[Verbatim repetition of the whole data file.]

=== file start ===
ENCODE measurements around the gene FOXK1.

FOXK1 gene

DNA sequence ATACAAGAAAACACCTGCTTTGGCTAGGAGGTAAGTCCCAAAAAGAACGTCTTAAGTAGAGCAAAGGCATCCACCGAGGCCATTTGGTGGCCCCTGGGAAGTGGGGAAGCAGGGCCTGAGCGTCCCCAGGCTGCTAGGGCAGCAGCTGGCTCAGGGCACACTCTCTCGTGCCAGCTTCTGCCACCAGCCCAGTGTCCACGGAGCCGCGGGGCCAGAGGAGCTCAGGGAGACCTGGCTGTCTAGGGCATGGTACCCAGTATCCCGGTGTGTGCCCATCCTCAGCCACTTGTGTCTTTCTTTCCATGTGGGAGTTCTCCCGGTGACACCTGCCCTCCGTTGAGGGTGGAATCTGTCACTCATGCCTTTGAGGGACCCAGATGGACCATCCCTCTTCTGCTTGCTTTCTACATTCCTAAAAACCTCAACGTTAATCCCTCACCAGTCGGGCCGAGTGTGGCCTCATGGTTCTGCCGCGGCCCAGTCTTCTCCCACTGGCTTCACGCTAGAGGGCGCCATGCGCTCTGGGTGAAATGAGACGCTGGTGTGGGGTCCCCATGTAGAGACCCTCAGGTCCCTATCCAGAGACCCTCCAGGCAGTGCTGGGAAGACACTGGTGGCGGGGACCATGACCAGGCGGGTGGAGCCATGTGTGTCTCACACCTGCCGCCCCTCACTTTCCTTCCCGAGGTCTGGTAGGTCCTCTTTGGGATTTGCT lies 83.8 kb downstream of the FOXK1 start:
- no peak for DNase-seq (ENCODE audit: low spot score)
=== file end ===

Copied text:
ENCODE measurements around the gene FOXK1.

FOXK1 gene

DNA sequence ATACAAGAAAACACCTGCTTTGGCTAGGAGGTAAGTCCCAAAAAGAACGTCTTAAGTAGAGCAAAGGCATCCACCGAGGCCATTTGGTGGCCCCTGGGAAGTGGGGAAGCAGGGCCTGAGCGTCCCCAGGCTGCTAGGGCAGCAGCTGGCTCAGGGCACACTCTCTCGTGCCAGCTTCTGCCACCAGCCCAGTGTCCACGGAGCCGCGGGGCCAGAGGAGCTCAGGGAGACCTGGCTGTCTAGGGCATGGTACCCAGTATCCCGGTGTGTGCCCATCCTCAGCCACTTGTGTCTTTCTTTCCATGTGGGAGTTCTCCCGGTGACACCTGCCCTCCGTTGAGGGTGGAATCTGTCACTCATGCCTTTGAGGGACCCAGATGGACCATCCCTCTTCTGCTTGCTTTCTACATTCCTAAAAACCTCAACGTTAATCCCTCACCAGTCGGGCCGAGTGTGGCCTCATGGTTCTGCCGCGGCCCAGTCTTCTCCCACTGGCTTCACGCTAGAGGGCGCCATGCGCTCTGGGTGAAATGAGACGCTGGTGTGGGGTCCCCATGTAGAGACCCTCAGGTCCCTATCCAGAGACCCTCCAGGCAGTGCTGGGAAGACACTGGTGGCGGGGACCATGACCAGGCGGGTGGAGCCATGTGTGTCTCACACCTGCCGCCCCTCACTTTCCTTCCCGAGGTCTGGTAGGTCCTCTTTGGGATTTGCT lies 83.8 kb downstream of the FOXK1 start:
- no peak for DNase-seq (ENCODE audit: low spot score)